Earlier this year, Community Connection Revelstoke Society celebrated their new industrial kitchen space, The Neighbourhood Kitchen. The shared space opened at the Community Connections Outreach Building at 416 Second Street West as a continuation of the organization’s efforts to support the well-being of Revelstoke.
Learn more about the opening of The Neighbourhood Kitchen here.
Austin Luciow, Red Seal Chef and manager of The Neighbourhood Kitchen, uses products not taken home by food bank clients and turns them into ready-to-eat meals. The kitchen also rents to local businesses. The kitchen has been operating for a few months, and businesses renting the space say it’s considerably boosted their production.
Mountaineer staff caught up with Luciow and two of the kitchen’s renters to learn more about the kitchen’s operation.
Little Spoon and Flourish Bakery are two businesses that utilize the kitchen space. They say the kitchen is convenient, affordable, and has allowed them to increase production and grow their businesses.
Little Spoon, run by Alexander Hartman and Alexandra Bauer (Alex and Alex), Revelstoke residents from Germany, started their baking business in February 2022. You might recognize the Revelstoke Farm and Craft Market vendors’ delectable pastries and golden pretzels. When the pair started their baking adventure this winter, they used the kitchen in their house.
“It was fine, but it was pretty fast going into a direction where it was just too small,” says Alexander. “In the end, we were gonna need a commercial kitchen.”
Alexander says the industrial kitchen space has allowed them to produce and sell more at the multiple markets they attend weekly. With the ability to increase production, new opportunities unfolded for Little Spoon, such as donating mini pretzels to the Revelstoke Local Food Initiative’s farm-to-table dinner at Terra Firma Farms and taking on other events outside their regular market schedule.
Little Spoon uses the kitchen on Tuesdays, Fridays, and Sunday mornings says Alex and Alex. Usually, they’re baking for 10 hours a day. The kitchen is available to renters 24/7, which Little Spoon says is convenient if they need to bake late into the night before a market day.
Flourish Bakery, a gluten-free bakery specializing in accommodating dietary requirements, has been a renter at the Neighbourhood Kitchen since it opened. Flourish Bakery has also upped its baking production thanks to the industrial kitchen space.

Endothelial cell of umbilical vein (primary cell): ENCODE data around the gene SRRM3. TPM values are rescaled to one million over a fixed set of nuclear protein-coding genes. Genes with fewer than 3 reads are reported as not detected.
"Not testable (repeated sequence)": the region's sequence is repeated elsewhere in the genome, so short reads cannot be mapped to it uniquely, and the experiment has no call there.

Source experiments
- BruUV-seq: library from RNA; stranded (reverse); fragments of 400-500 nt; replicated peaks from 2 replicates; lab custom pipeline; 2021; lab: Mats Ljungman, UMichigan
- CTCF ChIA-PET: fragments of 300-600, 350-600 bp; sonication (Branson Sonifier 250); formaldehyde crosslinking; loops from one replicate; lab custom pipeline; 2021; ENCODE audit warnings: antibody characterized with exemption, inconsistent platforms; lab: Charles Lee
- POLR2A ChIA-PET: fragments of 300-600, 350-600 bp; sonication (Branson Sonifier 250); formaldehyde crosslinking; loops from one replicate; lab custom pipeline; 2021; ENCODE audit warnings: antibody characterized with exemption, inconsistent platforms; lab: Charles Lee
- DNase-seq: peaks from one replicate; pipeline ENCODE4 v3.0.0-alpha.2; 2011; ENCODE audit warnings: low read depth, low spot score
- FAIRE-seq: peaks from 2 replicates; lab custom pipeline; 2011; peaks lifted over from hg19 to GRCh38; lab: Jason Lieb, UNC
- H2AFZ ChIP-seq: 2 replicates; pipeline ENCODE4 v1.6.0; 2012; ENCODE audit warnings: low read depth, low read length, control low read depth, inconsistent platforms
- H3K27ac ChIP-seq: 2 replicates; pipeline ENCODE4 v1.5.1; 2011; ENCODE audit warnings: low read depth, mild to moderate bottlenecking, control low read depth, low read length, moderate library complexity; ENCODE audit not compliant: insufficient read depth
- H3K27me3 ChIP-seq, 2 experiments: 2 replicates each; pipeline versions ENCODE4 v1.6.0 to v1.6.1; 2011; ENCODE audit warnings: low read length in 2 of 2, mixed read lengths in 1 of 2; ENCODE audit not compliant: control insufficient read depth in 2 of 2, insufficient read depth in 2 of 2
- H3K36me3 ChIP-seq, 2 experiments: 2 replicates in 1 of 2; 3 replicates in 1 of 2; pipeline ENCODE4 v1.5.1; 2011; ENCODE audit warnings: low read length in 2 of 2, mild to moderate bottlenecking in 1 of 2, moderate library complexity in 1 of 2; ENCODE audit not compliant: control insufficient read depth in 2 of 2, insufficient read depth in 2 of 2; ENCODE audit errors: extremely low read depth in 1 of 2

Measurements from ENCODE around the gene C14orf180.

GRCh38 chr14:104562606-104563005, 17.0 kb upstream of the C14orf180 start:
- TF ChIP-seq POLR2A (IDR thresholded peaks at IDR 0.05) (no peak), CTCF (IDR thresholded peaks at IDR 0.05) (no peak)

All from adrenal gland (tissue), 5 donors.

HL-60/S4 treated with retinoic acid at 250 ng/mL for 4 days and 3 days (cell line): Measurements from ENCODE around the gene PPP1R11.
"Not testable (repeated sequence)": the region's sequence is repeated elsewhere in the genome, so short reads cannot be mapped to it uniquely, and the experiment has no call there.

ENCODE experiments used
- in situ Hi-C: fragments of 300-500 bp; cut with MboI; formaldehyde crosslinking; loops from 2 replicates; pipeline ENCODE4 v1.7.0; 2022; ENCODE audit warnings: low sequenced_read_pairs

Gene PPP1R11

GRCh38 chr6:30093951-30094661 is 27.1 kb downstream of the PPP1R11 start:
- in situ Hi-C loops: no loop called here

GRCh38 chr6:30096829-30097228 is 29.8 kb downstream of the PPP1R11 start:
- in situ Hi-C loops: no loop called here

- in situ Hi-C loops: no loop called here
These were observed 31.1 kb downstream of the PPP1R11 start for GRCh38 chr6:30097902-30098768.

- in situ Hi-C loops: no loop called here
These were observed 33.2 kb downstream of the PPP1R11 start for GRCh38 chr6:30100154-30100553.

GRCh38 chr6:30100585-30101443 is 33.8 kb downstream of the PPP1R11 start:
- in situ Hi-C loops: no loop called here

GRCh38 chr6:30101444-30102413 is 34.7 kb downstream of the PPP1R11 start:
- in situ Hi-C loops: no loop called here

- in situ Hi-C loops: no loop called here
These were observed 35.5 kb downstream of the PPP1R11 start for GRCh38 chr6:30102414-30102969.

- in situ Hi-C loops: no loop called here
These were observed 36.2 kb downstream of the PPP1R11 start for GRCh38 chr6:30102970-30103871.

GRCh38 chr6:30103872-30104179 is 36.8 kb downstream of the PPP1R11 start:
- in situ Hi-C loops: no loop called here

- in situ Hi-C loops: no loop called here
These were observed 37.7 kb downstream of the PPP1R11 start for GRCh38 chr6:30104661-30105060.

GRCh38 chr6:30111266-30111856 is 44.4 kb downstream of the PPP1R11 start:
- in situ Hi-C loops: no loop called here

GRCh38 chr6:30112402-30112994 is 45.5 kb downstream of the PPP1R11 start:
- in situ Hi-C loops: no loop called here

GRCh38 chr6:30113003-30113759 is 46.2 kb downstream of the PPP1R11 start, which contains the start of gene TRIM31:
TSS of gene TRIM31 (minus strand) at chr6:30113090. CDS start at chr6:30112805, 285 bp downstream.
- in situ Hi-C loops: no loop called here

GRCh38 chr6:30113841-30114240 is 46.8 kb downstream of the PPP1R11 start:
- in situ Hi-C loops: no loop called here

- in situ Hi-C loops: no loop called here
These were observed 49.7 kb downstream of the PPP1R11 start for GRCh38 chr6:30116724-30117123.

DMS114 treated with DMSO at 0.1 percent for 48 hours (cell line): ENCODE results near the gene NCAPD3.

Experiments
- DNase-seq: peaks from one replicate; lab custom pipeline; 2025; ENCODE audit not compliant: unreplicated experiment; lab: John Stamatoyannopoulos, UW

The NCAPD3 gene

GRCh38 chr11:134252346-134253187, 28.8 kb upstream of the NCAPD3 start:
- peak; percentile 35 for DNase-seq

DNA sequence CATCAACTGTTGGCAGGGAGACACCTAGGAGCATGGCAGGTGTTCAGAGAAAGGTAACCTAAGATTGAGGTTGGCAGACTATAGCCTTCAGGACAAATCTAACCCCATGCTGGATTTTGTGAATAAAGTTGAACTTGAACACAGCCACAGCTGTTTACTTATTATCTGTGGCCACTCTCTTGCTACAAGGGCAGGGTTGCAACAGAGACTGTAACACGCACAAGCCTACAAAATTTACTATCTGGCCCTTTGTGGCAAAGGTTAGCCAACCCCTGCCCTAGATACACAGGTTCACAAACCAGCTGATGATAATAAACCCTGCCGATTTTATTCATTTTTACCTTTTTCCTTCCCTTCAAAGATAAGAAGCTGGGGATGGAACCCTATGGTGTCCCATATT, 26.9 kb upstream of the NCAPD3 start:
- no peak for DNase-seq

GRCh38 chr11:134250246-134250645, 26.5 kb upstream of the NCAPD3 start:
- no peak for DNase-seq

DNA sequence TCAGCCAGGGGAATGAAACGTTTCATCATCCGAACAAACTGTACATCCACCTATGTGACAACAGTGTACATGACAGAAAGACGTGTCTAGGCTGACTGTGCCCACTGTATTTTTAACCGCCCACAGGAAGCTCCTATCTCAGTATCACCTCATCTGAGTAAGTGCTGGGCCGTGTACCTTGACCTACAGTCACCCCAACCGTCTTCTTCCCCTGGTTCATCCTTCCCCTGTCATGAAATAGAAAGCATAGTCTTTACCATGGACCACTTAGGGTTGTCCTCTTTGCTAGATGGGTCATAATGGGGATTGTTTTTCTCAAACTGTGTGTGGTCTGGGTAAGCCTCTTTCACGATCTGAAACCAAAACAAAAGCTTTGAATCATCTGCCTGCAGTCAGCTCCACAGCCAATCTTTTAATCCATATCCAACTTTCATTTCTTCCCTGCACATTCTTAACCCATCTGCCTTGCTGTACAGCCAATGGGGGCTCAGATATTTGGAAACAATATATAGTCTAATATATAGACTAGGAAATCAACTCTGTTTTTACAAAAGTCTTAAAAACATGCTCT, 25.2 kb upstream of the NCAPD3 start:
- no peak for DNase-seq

“It’s a big change for me, but really good,” says Stephanie Palmer, owner and baker at Flourish. “It’s very efficient and means I can bake 36 loaves of bread at a time instead of six like when I was using a home oven.”
Stephanie says the kitchen’s basement storage and central location have been game-changing for her business.
Flourish started in Stephanie’s kitchen and quickly grew. Flourish needed access to a bigger kitchen to meet food safety requirements and the demand for her delicious baked goods. Stephanie moved her operation to a friend’s studio kitchen.
“That was kind of satisfying environmental health, and then I was waiting for a more efficient, larger space with more potential to do more production,” said Stephanie. “I knew this was in the works, it was just a matter of waiting for it. And it was worth the wait, honestly.”
The kitchen has everything the businesses need, equipped with a commercial dishwasher, oven, and cooling rack. Alexander says that Little Spoon and Flourish have even collaborated with the kitchen manager to improve the space’s functionality.
“It’s good to see their businesses grow by being able to move into this space because it’s something Revelstoke was in need of,” says Neighbourhood Kitchen manager Austin Luciow.
He says it’s been great collaborating with the businesses. Austin says that although the kitchen has had growing pains since its opening, it’s been fulfilling to watch businesses grow and see the community kitchen’s objective come to fruition.
One of Austin’s goals for the kitchen is to take food that won’t be used at the food bank and turn it into ready-made meals. “I almost can’t make enough food,” he says. “It goes out almost every food bank day. So that’s great to see.”
He says that while it’s great to produce a lot of food for the food bank, it’s a double-edged sword.
“We’re feeling the crunch; everybody is with inflation and stuff like that,” he says. “And that’s resulting in us being able to buy less food and more people coming into food banks. So it’s really a double-edged sword in that sense.”
The Neighbourhood Kitchen is always searching for volunteers and food donations for the food bank. To volunteer, visit Community Connections’ website: community-connections.ca/the-neighbourhood-kitchen